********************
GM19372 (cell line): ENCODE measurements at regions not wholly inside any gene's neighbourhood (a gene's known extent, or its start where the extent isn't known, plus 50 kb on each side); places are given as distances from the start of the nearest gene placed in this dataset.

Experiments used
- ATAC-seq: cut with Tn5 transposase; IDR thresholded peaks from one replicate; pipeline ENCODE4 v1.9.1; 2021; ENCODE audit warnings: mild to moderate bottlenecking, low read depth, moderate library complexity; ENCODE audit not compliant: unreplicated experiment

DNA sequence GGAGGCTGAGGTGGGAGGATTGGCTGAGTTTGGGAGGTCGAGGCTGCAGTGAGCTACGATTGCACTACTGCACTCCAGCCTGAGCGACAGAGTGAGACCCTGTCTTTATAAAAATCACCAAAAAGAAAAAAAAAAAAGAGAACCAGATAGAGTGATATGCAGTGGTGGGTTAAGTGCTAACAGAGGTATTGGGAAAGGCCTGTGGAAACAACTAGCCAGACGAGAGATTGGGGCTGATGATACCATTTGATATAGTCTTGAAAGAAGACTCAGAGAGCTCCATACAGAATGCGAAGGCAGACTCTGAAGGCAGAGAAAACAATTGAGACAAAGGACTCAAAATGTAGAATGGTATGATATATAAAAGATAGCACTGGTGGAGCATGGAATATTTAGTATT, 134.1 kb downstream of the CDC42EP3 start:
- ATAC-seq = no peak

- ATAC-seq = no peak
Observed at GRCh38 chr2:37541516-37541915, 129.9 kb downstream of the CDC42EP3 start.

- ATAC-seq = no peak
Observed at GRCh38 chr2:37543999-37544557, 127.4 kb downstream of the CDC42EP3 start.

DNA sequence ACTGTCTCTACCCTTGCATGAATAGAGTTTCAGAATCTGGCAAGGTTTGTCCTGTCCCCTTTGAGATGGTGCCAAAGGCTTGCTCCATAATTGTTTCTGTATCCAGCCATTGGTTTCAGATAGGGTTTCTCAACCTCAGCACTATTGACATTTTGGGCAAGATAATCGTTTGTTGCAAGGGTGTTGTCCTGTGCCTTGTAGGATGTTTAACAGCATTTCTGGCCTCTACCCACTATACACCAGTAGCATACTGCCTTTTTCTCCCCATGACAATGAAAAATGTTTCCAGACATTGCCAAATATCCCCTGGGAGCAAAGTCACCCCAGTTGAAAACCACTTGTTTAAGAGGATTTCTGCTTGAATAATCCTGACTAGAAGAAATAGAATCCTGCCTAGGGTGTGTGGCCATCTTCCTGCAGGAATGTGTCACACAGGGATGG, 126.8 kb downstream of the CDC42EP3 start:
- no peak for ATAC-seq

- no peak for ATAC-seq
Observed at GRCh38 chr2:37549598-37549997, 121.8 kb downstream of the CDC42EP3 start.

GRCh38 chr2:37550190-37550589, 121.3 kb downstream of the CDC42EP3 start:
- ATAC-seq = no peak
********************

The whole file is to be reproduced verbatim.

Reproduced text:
GM19372 (cell line): ENCODE measurements at regions not wholly inside any gene's neighbourhood (a gene's known extent, or its start where the extent isn't known, plus 50 kb on each side); places are given as distances from the start of the nearest gene placed in this dataset.

Experiments used
- ATAC-seq: cut with Tn5 transposase; IDR thresholded peaks from one replicate; pipeline ENCODE4 v1.9.1; 2021; ENCODE audit warnings: mild to moderate bottlenecking, low read depth, moderate library complexity; ENCODE audit not compliant: unreplicated experiment

DNA sequence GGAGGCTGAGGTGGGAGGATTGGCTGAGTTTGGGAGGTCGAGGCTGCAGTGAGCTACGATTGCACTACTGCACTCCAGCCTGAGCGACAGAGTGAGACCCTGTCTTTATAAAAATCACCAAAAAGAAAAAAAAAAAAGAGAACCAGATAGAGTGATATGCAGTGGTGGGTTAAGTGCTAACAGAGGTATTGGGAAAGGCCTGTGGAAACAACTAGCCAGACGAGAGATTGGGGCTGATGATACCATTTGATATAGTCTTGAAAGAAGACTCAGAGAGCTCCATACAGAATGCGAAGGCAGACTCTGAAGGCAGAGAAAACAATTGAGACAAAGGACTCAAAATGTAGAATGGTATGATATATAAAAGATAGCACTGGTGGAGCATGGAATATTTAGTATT, 134.1 kb downstream of the CDC42EP3 start:
- ATAC-seq = no peak

- ATAC-seq = no peak
Observed at GRCh38 chr2:37541516-37541915, 129.9 kb downstream of the CDC42EP3 start.

- ATAC-seq = no peak
Observed at GRCh38 chr2:37543999-37544557, 127.4 kb downstream of the CDC42EP3 start.

DNA sequence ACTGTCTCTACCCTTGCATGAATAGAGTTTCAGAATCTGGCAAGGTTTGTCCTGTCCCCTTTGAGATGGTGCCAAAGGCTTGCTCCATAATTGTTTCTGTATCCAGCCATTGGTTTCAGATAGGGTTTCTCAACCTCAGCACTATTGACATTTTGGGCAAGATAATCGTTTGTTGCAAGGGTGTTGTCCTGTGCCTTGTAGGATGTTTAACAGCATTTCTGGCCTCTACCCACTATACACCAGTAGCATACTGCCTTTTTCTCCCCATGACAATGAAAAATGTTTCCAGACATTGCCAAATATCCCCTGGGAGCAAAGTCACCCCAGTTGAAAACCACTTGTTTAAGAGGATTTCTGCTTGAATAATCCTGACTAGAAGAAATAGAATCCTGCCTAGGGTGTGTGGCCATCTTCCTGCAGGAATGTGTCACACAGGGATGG, 126.8 kb downstream of the CDC42EP3 start:
- no peak for ATAC-seq

- no peak for ATAC-seq
Observed at GRCh38 chr2:37549598-37549997, 121.8 kb downstream of the CDC42EP3 start.

GRCh38 chr2:37550190-37550589, 121.3 kb downstream of the CDC42EP3 start:
- ATAC-seq = no peak